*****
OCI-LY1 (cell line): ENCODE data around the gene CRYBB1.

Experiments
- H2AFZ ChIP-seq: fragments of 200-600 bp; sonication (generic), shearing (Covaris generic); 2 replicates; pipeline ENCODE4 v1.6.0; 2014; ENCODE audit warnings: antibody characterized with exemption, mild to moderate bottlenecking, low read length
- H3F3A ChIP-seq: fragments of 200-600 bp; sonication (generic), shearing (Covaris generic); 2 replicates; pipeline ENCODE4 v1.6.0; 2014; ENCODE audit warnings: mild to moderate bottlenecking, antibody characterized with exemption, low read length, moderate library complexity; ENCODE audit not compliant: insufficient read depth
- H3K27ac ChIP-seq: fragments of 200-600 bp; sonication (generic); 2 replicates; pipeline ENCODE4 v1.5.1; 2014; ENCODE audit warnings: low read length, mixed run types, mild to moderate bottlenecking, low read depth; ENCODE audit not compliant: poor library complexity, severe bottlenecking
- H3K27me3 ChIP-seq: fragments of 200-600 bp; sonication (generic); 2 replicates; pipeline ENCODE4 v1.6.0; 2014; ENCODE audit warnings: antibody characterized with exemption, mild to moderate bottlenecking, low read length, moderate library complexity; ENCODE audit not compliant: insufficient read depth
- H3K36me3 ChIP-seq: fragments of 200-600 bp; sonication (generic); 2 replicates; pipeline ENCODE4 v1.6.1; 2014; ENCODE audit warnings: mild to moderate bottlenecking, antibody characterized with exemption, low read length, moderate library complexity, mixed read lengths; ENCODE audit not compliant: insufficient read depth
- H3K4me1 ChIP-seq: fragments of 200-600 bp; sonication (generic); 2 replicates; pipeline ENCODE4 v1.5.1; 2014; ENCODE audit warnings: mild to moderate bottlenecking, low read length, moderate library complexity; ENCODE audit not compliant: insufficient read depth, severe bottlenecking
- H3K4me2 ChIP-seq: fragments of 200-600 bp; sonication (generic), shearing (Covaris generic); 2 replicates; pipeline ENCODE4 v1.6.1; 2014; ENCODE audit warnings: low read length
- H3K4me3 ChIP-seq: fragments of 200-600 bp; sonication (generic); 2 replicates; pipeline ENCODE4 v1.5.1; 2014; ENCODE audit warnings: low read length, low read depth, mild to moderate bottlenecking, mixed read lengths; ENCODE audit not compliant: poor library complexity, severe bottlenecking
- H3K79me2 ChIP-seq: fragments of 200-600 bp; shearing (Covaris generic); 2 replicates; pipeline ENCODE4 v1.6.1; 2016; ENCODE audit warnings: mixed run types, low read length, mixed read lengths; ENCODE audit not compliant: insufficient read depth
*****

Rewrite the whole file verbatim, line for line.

OCI-LY1 (cell line): ENCODE data around the gene CRYBB1.

Experiments
- H2AFZ ChIP-seq: fragments of 200-600 bp; sonication (generic), shearing (Covaris generic); 2 replicates; pipeline ENCODE4 v1.6.0; 2014; ENCODE audit warnings: antibody characterized with exemption, mild to moderate bottlenecking, low read length
- H3F3A ChIP-seq: fragments of 200-600 bp; sonication (generic), shearing (Covaris generic); 2 replicates; pipeline ENCODE4 v1.6.0; 2014; ENCODE audit warnings: mild to moderate bottlenecking, antibody characterized with exemption, low read length, moderate library complexity; ENCODE audit not compliant: insufficient read depth
- H3K27ac ChIP-seq: fragments of 200-600 bp; sonication (generic); 2 replicates; pipeline ENCODE4 v1.5.1; 2014; ENCODE audit warnings: low read length, mixed run types, mild to moderate bottlenecking, low read depth; ENCODE audit not compliant: poor library complexity, severe bottlenecking
- H3K27me3 ChIP-seq: fragments of 200-600 bp; sonication (generic); 2 replicates; pipeline ENCODE4 v1.6.0; 2014; ENCODE audit warnings: antibody characterized with exemption, mild to moderate bottlenecking, low read length, moderate library complexity; ENCODE audit not compliant: insufficient read depth
- H3K36me3 ChIP-seq: fragments of 200-600 bp; sonication (generic); 2 replicates; pipeline ENCODE4 v1.6.1; 2014; ENCODE audit warnings: mild to moderate bottlenecking, antibody characterized with exemption, low read length, moderate library complexity, mixed read lengths; ENCODE audit not compliant: insufficient read depth
- H3K4me1 ChIP-seq: fragments of 200-600 bp; sonication (generic); 2 replicates; pipeline ENCODE4 v1.5.1; 2014; ENCODE audit warnings: mild to moderate bottlenecking, low read length, moderate library complexity; ENCODE audit not compliant: insufficient read depth, severe bottlenecking
- H3K4me2 ChIP-seq: fragments of 200-600 bp; sonication (generic), shearing (Covaris generic); 2 replicates; pipeline ENCODE4 v1.6.1; 2014; ENCODE audit warnings: low read length
- H3K4me3 ChIP-seq: fragments of 200-600 bp; sonication (generic); 2 replicates; pipeline ENCODE4 v1.5.1; 2014; ENCODE audit warnings: low read length, low read depth, mild to moderate bottlenecking, mixed read lengths; ENCODE audit not compliant: poor library complexity, severe bottlenecking
- H3K79me2 ChIP-seq: fragments of 200-600 bp; shearing (Covaris generic); 2 replicates; pipeline ENCODE4 v1.6.1; 2016; ENCODE audit warnings: mixed run types, low read length, mixed read lengths; ENCODE audit not compliant: insufficient read depth